28. Reading Blood meridian (my first cormac, I hope that isn’t a mistake like reading gravity’s rainbow as my first Pynchon or The Brothers karamazov and my first Dostoevsky) had to put down the book last night as I got to a part on the end 4th chapter that was a whole page just being two sentences. I was just way too tired at the moment and couldn’t wrap my head around those long sentences.

  29. No, I don't think it's a mistake to read it as your first McCarthy. The lack of punctuation is a property of all of his books. Just takes some acclimation and it'll all make sense.

  30. I’ve read quite a bit of McCarthy, including re-reads, and I still had a hard time on my first read of Suttree. I’m not sure if it’s just the bleakness of it or what, but I had to power through a few sections.

  31. Suttree reads like a fairly indulgent passion project for McCarthy (not a criticism). It almost feels like he was trying to challenge himself.

  32. Funnily enough I have found ATD to be more chaste than some of his previous books. Actually, nothing really compares to Gravity's Rainbow in how he approaches it. I think most of the other books it comes off pretty sophomoric.

  33. He's my favourite author, I love every single page of Gravity's Rainbow, and close to that much of M&D (which is an even more impressive book imo), but his sex pervert fixation wore on me as he got older.

  34. I think after this summer he's probably my favorite as well. I'm still not sick of him. I can understand what you're saying about the sex stuff. I think I just gloss over most of it in the book because so much of it comes off so silly and depraved. ATD is set in one of my favorite historical time periods so it's really scratched an itch. I'm looking forward to the M&D and even Bleeding Edge.

  35. ATD is still Pynchon at the height of his powers, definitely. Unquestionably his most explicitly political, too, which I found fun. Hard to have a bad time with the Chums of Chance!

  36. I'll go against the grain and tell you that it's not fair. Andrews is currently far more valuable than Mixon, and I find it difficult to see how that changes at any point over the course of the season. That guy is desperate and trying to guilt you into a bad trade, tell him to stuff it.

  37. Twin Peaks: Fire Walk with Me. Not really very close, either. The club scene is true terror.

  38. The Godfather imo is proof that well made =/= entertaining.

  39. Genuinely curious, what do you not find entertaining about it? I'm not a big fan of 3 hour movies but the Godfather always flies by for me. It's well made but it also plays like a classical, crowd-pleasing melodrama.

  40. Caffeine is a drug. Nicotine is a drug.

  41. you should start by getting James Robinson into your lineup. That'd help, I suspect.

  42. Everything Bergman says here is exactly how I feel about all of Bergman's movies. Except cinematographically uninteresting, the man could obviously stage and block a film.

  43. Agree Peyton was very, very obviously good even though he was an INT machine his rookie year.

  44. More time can never hurt, and even if Kenny is bad you don't let him go. But if the Steelers are picking in the top 5-6 and a guy like CJ Stroud or Will Levis is on the board you have to pick that guy. If you don't have a QB in today's NFL you don't have a winner, period. Still, it'd be awesome of Kenny is a dude and we can move forward with the non-QB talent in the 2023 draft.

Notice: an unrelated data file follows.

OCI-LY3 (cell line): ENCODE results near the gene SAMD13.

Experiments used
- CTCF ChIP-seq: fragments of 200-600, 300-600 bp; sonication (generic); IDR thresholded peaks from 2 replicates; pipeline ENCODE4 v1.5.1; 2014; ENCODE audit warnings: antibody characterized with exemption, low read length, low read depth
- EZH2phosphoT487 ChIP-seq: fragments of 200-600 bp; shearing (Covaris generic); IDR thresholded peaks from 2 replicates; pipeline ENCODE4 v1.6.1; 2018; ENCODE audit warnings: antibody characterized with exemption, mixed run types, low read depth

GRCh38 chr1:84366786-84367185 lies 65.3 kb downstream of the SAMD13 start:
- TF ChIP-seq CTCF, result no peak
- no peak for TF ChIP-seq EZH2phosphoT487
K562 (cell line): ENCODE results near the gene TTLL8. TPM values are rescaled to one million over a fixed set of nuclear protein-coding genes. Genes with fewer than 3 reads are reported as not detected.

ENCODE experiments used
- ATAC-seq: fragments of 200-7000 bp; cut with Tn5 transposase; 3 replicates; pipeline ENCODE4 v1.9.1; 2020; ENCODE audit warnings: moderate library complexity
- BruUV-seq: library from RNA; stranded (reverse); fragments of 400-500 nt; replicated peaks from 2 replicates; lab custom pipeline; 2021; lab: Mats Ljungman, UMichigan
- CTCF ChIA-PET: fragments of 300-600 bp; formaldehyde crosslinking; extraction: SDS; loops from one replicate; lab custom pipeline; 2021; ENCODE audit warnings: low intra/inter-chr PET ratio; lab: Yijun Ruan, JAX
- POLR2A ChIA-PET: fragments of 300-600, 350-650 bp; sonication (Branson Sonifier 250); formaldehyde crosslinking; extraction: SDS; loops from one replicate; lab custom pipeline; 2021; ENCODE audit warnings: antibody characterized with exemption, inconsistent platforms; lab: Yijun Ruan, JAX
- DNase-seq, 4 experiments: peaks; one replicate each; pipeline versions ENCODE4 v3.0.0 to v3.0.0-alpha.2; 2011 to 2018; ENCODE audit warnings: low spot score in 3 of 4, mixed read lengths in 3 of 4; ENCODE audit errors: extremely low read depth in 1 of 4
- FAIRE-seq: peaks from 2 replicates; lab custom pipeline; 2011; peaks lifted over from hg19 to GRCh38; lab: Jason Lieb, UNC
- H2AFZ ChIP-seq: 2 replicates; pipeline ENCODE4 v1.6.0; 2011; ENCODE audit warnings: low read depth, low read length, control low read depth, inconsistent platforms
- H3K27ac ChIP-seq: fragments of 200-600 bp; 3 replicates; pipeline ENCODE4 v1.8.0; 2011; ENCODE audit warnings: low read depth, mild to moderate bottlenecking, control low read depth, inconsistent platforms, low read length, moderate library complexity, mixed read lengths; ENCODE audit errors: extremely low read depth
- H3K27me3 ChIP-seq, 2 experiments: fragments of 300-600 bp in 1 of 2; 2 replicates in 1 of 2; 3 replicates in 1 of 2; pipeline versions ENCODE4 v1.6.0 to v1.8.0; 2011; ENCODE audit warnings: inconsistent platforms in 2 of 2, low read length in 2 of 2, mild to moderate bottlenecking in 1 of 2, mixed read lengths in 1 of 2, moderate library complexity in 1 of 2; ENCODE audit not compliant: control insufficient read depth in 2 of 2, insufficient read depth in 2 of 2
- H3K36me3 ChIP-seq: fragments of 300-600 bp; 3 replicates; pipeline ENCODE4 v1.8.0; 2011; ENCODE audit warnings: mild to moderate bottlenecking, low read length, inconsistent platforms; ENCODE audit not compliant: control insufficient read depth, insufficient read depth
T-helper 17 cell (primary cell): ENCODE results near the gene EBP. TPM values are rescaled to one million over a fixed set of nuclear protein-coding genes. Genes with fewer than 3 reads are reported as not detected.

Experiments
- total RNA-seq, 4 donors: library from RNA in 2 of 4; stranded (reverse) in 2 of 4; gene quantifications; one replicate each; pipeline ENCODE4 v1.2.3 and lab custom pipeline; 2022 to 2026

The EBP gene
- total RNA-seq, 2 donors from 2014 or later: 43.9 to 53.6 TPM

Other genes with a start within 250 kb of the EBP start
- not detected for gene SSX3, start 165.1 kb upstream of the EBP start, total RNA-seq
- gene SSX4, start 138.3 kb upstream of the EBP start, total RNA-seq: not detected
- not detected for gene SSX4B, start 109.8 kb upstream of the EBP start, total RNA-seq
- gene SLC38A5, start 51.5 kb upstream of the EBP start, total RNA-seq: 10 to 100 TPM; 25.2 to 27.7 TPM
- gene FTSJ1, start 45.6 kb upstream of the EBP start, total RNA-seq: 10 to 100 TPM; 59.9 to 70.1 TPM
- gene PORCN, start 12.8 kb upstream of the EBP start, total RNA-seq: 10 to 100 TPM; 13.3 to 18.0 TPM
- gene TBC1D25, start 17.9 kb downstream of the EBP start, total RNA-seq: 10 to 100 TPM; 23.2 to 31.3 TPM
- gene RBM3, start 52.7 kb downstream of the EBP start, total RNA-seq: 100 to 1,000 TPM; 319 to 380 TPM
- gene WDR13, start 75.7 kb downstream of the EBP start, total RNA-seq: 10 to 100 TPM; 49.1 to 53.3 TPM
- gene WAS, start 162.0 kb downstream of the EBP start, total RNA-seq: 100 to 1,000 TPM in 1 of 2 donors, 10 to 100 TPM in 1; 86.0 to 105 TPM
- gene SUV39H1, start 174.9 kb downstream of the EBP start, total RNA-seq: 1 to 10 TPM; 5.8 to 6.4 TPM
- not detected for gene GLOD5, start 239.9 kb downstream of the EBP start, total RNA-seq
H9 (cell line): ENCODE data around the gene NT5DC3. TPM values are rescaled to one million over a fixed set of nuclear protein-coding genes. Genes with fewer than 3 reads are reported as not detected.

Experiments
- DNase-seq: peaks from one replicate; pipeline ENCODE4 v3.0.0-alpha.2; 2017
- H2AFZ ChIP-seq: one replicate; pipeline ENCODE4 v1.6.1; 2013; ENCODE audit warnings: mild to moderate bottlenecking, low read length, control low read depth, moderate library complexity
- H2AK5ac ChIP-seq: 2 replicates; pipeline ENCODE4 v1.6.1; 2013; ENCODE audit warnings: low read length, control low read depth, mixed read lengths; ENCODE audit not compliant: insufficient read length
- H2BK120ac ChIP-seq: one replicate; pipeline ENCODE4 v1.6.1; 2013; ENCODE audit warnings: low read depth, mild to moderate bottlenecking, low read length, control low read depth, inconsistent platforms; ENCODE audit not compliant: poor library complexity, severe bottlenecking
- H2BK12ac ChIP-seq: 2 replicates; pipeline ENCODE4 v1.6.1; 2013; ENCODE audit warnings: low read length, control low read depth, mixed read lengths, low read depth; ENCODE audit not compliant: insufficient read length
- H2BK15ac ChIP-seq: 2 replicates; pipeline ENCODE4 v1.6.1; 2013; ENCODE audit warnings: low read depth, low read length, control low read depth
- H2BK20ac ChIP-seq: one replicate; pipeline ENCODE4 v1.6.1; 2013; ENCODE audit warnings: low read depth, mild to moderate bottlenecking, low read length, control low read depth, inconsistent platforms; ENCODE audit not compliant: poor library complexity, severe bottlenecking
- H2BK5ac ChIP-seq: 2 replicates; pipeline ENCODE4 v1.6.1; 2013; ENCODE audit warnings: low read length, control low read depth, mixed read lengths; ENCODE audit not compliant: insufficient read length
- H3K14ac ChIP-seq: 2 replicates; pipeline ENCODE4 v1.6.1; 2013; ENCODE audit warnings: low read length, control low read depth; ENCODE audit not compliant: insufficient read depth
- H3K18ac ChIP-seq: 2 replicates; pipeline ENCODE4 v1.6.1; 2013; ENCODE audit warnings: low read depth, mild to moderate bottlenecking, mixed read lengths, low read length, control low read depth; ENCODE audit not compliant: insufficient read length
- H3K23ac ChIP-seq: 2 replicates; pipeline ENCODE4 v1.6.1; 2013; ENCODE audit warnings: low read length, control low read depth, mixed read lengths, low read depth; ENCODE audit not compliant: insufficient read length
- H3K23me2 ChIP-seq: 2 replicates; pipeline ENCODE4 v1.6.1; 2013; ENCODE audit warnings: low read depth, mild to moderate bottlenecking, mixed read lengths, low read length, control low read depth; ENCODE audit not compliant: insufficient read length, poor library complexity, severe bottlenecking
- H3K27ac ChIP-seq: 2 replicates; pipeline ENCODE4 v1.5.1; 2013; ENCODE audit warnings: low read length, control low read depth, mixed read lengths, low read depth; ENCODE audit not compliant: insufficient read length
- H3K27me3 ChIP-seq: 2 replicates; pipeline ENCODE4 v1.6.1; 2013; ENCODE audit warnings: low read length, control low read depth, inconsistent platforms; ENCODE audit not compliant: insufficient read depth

45. I’m not really buying into the logic of pushing Kenny into the starting role may ruin his confidence. He needs to get the game experience and if we are gonna lose more games than we win this season, we may as well give that experience to Kenny. Peyton manning sucked ass his rookie year, went 3-13. Year 2 went 13-3. We can’t wait forever. If Mitch can’t figure it out by his 6th game starting it’s time to turn it over to Kenny.

  46. Even better yet, you find out if Kenny is actually any good or not. Manning threw a ton of picks but the game was harder for QBs then and it was still easy to tell he was the real deal. We need to see that with Kenny. If he can't swim and the Steelers win 3-4 games then that's great because there are better QB prospects available in this draft and you take another one.

  47. Perhaps apocryphal, but I love the quote attributed to Joyce about this one: "It took me 17 years to write Finnegan's Wake, and I expect it to take 17 years for you to read it."

  48. Hemingway dug at Faulkner like that because he didn't like Faulkner as a person. They could have been friends but Faulkner seemed to, at times when a connection between the two could have really been made, say some asshole-ish and snobby shit about Hemingway's work. Hemingway really admired Faulkner's writing until Bill opened his mouth.

  49. I'd definitely agree that this seems to be true considering that Hemingway was friends (or at least acquaintances) with Joyce when they both lived in Paris. Joyce could write circles around Faulkner (or anybody, really) any day of the week, to the point that his writing became almost completely impenetrable. I'm sure Hemingway kept his thoughts to himself in that instance.